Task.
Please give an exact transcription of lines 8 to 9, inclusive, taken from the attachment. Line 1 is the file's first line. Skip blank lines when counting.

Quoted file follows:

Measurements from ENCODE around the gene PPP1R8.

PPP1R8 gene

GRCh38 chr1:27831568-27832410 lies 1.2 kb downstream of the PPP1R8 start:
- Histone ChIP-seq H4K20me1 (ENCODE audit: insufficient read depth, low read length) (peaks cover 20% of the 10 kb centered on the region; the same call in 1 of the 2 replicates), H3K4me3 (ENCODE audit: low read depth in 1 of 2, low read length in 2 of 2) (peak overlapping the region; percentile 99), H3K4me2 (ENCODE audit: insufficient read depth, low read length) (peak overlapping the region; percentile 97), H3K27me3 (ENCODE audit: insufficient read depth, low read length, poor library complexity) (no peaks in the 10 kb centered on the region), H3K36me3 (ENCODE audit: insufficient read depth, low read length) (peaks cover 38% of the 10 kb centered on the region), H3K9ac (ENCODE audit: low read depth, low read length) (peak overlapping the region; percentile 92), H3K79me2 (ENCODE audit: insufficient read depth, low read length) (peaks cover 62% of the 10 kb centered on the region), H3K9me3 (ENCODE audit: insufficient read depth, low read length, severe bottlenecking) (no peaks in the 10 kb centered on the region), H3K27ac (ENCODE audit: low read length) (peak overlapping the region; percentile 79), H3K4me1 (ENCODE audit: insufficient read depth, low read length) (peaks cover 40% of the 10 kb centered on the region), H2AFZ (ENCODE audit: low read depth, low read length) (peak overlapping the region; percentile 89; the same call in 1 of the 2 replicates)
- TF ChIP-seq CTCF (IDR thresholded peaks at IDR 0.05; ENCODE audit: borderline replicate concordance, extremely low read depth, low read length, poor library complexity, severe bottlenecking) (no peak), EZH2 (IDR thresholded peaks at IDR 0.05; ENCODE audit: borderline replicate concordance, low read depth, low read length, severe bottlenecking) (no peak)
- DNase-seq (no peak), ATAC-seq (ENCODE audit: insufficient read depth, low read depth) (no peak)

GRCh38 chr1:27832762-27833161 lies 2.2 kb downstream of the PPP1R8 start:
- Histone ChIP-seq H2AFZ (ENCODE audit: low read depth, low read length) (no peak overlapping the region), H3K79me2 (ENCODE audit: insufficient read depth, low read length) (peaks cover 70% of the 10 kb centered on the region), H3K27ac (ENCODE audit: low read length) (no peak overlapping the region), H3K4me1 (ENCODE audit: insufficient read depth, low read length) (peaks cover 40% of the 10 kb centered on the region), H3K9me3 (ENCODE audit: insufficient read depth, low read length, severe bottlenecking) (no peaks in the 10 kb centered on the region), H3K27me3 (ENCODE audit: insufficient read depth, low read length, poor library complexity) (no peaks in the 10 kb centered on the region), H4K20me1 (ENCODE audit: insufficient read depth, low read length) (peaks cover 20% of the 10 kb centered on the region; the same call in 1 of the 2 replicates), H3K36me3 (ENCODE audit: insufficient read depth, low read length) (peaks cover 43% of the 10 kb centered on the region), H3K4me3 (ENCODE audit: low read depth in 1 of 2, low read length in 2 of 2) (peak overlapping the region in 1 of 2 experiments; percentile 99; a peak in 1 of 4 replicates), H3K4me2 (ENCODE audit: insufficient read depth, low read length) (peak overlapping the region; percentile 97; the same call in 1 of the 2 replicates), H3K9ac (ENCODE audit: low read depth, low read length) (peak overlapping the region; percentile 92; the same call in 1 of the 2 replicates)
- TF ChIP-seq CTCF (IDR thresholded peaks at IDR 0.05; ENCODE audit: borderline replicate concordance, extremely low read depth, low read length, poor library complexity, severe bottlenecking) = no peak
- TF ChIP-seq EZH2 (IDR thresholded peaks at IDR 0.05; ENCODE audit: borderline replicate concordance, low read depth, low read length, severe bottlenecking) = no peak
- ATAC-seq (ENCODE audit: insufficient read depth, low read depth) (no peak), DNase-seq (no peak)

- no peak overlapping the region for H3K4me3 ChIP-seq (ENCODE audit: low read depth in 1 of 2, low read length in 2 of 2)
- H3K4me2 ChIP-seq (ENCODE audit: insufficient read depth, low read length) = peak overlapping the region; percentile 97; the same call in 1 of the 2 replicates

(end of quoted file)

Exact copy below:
- Histone ChIP-seq H2AFZ (ENCODE audit: low read depth, low read length) (no peak overlapping the region), H3K79me2 (ENCODE audit: insufficient read depth, low read length) (peaks cover 70% of the 10 kb centered on the region), H3K27ac (ENCODE audit: low read length) (no peak overlapping the region), H3K4me1 (ENCODE audit: insufficient read depth, low read length) (peaks cover 40% of the 10 kb centered on the region), H3K9me3 (ENCODE audit: insufficient read depth, low read length, severe bottlenecking) (no peaks in the 10 kb centered on the region), H3K27me3 (ENCODE audit: insufficient read depth, low read length, poor library complexity) (no peaks in the 10 kb centered on the region), H4K20me1 (ENCODE audit: insufficient read depth, low read length) (peaks cover 20% of the 10 kb centered on the region; the same call in 1 of the 2 replicates), H3K36me3 (ENCODE audit: insufficient read depth, low read length) (peaks cover 43% of the 10 kb centered on the region), H3K4me3 (ENCODE audit: low read depth in 1 of 2, low read length in 2 of 2) (peak overlapping the region in 1 of 2 experiments; percentile 99; a peak in 1 of 4 replicates), H3K4me2 (ENCODE audit: insufficient read depth, low read length) (peak overlapping the region; percentile 97; the same call in 1 of the 2 replicates), H3K9ac (ENCODE audit: low read depth, low read length) (peak overlapping the region; percentile 92; the same call in 1 of the 2 replicates)
- TF ChIP-seq CTCF (IDR thresholded peaks at IDR 0.05; ENCODE audit: borderline replicate concordance, extremely low read depth, low read length, poor library complexity, severe bottlenecking) = no peak